While I was working at the most serene jobsite (see this post), I was transforming a kitchen by upgrading the flooring to a new high-quality laminate.
Laminate flooring these days refers to a type of flooring that is often meant to resemble some type of wood flooring, even though it is not. It’s quite thin and is actually fairly easy to install. Much less labor involved than with real hardwood or tile.
The flooring actually ‘floats’ which means it’s not nailed or glued down to the subfloor. This is important because the flooring is expected to expand and contract with changes in weather and humidity. For this reason, I left at least a 1/4″ gap all the way around the edges to give it room for expansion. This gap is easily covered with shoe moulding.
The change in this kitchen from the old vinyl is amazing. The homeowner is going for the cute cottage look but didn’t want to go to the expense of tiling the kitchen. Laminate is a great and affordable choice for quickly transforming the entire space.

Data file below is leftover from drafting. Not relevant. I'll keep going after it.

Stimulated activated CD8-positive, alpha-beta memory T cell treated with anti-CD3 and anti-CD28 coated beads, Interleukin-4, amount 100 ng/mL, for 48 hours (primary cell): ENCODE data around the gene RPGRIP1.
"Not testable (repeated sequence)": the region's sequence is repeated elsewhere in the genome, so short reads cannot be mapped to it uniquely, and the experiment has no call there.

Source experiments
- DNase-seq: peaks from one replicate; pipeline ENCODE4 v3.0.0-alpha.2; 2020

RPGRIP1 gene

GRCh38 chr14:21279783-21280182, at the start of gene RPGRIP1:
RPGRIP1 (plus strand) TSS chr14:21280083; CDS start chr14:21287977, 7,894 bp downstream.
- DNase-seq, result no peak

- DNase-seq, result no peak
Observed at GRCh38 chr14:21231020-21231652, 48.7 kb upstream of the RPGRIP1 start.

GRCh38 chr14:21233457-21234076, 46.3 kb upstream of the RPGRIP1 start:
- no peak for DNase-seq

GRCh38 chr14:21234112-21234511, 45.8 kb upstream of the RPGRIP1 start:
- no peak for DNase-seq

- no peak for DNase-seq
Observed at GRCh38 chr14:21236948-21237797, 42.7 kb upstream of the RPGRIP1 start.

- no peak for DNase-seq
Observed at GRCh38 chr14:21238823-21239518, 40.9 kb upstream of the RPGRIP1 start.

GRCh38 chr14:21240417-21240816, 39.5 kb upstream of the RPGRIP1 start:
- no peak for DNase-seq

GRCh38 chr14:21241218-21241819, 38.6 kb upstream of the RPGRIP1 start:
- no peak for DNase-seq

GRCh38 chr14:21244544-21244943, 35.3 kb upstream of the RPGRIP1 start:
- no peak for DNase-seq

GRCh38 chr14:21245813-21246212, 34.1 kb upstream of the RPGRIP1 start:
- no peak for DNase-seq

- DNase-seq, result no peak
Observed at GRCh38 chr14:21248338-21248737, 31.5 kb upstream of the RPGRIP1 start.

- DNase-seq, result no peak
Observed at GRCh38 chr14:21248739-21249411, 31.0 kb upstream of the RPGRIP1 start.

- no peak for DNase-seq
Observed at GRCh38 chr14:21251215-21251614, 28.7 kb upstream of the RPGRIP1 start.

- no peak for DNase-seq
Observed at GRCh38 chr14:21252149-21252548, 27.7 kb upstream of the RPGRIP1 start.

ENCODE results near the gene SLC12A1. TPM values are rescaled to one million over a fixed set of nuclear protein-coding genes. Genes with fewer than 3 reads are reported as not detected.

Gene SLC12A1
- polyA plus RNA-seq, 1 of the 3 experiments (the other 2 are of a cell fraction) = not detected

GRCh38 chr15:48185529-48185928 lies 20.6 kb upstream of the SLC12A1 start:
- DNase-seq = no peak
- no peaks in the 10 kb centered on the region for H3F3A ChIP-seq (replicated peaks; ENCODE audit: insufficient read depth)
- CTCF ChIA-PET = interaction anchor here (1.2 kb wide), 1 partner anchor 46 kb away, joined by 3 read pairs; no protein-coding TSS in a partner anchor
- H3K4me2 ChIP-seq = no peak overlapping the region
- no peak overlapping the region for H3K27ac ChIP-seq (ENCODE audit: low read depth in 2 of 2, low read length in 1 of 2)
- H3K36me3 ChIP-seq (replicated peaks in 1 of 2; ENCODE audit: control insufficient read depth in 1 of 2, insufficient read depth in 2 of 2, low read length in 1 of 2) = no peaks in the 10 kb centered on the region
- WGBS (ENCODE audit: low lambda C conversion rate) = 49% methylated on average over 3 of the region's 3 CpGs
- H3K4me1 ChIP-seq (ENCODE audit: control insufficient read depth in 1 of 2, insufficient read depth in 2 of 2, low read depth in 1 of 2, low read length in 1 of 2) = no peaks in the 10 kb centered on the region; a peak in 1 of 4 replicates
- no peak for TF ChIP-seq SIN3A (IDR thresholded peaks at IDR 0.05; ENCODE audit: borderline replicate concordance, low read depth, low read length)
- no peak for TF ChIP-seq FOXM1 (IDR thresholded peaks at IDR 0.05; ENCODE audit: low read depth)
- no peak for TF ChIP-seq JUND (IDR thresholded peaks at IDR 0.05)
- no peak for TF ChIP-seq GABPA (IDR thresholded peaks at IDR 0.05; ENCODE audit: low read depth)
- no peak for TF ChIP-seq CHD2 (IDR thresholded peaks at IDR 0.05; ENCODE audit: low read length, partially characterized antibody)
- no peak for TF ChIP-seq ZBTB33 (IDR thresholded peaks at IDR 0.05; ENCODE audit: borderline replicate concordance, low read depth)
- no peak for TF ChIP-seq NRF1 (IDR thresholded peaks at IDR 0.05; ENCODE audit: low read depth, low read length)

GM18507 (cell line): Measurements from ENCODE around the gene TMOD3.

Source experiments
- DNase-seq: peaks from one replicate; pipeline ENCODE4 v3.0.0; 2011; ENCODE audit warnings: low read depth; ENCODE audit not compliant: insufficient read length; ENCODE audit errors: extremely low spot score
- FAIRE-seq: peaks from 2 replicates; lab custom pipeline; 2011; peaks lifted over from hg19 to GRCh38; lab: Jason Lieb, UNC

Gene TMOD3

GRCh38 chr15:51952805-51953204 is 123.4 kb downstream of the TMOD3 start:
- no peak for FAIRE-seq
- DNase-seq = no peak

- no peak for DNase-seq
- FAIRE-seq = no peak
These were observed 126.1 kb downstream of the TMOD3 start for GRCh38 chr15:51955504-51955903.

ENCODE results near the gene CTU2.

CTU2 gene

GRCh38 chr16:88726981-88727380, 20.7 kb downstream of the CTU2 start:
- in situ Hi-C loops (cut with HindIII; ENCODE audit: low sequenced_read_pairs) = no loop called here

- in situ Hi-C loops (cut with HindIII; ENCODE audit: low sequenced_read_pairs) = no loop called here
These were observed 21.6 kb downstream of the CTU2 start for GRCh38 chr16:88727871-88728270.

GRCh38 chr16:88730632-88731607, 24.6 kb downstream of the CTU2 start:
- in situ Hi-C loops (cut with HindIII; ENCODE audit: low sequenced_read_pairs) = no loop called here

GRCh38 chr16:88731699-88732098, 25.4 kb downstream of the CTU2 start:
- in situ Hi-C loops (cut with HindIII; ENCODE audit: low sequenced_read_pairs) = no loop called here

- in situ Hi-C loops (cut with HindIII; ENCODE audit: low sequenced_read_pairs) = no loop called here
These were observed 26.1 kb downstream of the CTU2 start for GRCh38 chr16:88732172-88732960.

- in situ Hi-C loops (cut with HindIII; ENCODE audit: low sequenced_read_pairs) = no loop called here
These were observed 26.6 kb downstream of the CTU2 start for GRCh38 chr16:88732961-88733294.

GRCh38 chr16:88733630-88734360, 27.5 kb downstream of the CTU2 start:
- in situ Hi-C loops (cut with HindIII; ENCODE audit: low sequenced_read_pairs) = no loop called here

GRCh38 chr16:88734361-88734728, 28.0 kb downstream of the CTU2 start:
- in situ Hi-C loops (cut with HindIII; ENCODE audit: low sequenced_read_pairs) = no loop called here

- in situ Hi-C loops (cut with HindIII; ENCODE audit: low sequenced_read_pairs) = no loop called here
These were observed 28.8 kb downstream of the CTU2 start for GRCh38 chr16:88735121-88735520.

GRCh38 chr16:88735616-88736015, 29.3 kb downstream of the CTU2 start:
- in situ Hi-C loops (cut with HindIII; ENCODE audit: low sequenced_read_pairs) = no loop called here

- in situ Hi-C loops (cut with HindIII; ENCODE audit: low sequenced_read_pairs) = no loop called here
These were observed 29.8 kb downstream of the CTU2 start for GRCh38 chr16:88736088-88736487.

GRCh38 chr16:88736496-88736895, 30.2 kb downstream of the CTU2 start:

This particular flooring was called “Casual Living” from Pergo. I think the homeowner bought it at Lowe’s. Anyway, I wanted to report that it went in well and made great connections throughout. With any pre-finished flooring, I think that you tend to get what you pay for most of the time. Some of the less expensive brands tend to have more gaps because they don’t fit together as well, at least that’s been my experience.
There’s a small stairway off of this kitchen that leads down to the basement stairs and the backdoor. Installing the laminate flooring on the stair required a fancy piece of trim called the stair-nosing. The trim has a notch in the back to overlap the flooring and curve around the nose of the step. This trim had to be special ordered and wasn’t cheap! However, if you want it to look right, this is the way to go.